Keys to Successful Skid/Modular System Projects

This is a series of articles we have written that will outline our view tothe keys of a successful modular systems project. We will draw on our past experiences and lessons learned from numerous successful projects in the biopharmaceutical industry.

Getting the Best Proposal from your Modular System Design and Build Vendor

A successful project almost always begins with a good estimate and proposal. Accuracy is critical to making an informed evaluation in a competitive bid situation. The following keys will improve bid accuracy and should result in a smooth transition from the bid phase to project kick off.

1) Allow a reasonable amount of time for bidders to prepare a quality proposal.

“Reasonable” is a difficult term to quantify, but generally speaking, one to two weeks is enough time for vendors to produce a quality proposal. Depending on the magnitude, more time may be required. Requesting one to two day turnarounds on a biopharmaceutical system proposal leads to mistakes, surprises and wide variances in pricing.

2) Minimize extraneous specifications and documents in bid package.

Invariably, the first task in producing the estimate is to disseminate what information is provided in the bid package. In many cases, specifications and documents that aren’t applicable are included. Reviewing each and every document takes time. Taking the time to review and submit only the most pertinent information in a bid package will greatly assist vendors in producing a quality estimate.

3) Use easy to understand file names for documents.

Many times, document file names are encrypted by the internal specification number. Each must be opened and reviewed to determine if it is pertinent or not. It is easy to forget or perhaps miss entirely having reviewed a document having only an alpha-numeric name. If the pipe specification is “10530”, title the file “Piping Specification 10530”. Believe it or not, these small details assist greatly when working on a bid package.

4) Streamline the Request for Information (RFI) process.

Easier said than done, but this is a critical component to the bidding process. Even the best bid package will produce questions from vendors. Timely responses are critical. Even if all questions cannot be answered, provide them as you get them. That is to say, please don’t wait until all questions are answered before submitting the response. If an answer cannot be provided, which occasionally happens, please offer direction on what assumptions to make so that they can be stated clearly in the proposal.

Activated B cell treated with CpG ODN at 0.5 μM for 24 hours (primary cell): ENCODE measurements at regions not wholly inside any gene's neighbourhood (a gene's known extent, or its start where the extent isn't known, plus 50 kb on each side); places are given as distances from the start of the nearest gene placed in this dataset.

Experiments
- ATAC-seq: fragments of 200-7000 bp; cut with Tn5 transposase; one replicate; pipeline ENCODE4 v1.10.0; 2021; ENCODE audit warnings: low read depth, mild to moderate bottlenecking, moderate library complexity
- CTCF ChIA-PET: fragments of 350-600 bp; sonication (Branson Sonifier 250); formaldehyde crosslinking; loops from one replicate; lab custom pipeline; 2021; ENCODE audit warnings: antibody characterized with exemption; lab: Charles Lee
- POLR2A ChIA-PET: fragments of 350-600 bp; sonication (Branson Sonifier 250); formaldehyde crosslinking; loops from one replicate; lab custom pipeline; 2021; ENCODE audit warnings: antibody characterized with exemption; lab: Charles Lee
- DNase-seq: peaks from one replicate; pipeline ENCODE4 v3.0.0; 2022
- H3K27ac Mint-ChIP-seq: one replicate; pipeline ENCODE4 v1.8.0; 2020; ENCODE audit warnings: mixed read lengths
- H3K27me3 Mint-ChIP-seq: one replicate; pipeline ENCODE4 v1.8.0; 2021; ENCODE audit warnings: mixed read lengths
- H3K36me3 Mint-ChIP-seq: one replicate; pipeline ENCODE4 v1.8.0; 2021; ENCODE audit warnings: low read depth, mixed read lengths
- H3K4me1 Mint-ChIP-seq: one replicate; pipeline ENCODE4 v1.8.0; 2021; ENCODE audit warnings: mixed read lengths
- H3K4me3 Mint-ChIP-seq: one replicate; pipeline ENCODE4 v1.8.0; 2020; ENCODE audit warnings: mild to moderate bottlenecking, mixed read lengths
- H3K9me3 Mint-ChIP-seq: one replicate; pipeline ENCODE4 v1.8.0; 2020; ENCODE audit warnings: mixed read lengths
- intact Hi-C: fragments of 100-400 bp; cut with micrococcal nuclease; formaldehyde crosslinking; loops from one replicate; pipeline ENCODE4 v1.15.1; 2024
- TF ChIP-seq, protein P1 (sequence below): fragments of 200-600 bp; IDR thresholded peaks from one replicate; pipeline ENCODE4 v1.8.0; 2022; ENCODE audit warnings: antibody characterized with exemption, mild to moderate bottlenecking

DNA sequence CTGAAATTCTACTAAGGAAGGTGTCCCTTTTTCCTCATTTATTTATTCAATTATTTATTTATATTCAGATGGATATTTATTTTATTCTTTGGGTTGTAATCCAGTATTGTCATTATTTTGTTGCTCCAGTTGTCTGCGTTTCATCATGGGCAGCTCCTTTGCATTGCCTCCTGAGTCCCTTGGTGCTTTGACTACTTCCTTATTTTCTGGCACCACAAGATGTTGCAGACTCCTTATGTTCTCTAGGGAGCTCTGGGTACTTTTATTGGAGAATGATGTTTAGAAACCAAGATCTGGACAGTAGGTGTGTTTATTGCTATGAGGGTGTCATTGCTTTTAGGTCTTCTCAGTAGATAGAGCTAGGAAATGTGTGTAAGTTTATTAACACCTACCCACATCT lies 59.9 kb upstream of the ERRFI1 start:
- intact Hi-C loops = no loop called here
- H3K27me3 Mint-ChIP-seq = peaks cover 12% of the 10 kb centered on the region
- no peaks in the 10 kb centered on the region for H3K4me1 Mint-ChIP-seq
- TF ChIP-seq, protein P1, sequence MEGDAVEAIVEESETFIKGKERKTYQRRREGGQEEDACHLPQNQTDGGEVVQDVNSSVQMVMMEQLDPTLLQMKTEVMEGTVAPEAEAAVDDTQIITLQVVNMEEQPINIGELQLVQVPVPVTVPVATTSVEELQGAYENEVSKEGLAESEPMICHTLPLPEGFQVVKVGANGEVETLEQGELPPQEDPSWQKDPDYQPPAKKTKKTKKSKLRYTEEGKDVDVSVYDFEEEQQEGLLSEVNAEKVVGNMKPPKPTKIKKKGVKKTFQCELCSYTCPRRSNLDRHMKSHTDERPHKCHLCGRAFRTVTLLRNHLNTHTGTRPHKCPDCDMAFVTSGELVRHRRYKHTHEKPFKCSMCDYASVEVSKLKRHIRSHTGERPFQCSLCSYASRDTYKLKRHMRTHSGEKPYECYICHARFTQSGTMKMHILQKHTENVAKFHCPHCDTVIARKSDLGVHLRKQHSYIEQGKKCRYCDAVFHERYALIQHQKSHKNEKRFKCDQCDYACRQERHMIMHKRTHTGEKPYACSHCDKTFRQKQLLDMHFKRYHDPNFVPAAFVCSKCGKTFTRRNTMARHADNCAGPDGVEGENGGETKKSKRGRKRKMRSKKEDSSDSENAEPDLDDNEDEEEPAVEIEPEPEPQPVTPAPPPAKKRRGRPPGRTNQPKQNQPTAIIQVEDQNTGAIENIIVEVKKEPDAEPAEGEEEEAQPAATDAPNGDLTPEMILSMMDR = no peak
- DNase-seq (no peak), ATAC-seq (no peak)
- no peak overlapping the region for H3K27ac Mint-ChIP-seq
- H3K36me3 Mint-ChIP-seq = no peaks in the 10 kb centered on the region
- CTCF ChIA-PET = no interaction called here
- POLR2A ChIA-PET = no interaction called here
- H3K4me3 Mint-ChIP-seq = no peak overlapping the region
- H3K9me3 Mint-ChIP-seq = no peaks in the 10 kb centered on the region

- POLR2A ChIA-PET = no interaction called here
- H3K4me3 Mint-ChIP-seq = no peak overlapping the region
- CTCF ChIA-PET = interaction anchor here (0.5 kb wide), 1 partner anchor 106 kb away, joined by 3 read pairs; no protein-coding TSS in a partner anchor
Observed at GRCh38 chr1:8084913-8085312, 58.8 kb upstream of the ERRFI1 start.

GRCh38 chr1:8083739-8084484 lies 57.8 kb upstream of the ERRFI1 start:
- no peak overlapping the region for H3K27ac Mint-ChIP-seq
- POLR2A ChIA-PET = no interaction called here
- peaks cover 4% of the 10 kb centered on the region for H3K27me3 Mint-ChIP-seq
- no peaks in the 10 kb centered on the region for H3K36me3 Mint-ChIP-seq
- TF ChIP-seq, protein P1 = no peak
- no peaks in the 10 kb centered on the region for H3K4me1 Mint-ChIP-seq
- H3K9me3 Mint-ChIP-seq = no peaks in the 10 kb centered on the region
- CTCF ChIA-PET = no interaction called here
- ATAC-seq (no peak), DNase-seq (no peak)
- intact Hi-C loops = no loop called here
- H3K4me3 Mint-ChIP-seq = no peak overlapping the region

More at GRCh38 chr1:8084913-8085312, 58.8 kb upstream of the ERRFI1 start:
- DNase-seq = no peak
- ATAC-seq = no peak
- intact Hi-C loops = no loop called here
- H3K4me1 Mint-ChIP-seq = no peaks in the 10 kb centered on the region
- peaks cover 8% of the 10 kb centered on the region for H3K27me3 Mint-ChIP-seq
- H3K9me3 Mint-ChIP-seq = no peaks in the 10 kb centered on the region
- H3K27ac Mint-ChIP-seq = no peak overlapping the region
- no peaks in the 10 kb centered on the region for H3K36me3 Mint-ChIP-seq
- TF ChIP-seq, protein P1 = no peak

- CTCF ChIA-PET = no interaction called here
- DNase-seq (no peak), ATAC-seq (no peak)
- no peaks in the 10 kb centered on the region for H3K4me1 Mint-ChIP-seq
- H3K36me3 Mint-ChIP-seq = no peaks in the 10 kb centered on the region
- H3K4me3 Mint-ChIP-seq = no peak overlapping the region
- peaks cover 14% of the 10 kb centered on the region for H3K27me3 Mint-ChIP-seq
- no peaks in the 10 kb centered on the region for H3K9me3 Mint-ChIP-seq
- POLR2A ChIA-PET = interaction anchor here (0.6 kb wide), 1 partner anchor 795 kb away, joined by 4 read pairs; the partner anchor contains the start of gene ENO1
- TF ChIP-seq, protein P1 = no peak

5) Keep bid forms simple.

All too often, a significant amount of time must be dedicated to rearranging vendor cost estimates into the client preferred format. This takes time and can lead to misinterpretations of the break outs and in some cases, mistakes. Simple, broad categories for breakouts work best. If additional detail is required, be sure that the line item description is clear.

6) Include simple easy- to-understand attachments to further clarify expectations.

What are these? Simple hand sketches, for example. While not a proper drawing, a simple hand sketch can communicate more information than pages of text. Provide pictures of existing details if they are available. One client generated a “Cliff’s Notes” version of the project specifications in the form of an easy to understand document that highlighted critical points. It turned out to be a tremendous tool to communicate expectations and fine details.

7) Provide feedback to vendors after order award.

Win or lose, customer feedback is critical. Did we lose the project on pricing? Delivery? Technical merit? Familiarity with another vendor? Accurate, honest feedback will almost certainly help all involved with the next proposal.

© 2010 Holland Applied Technologies, Inc.


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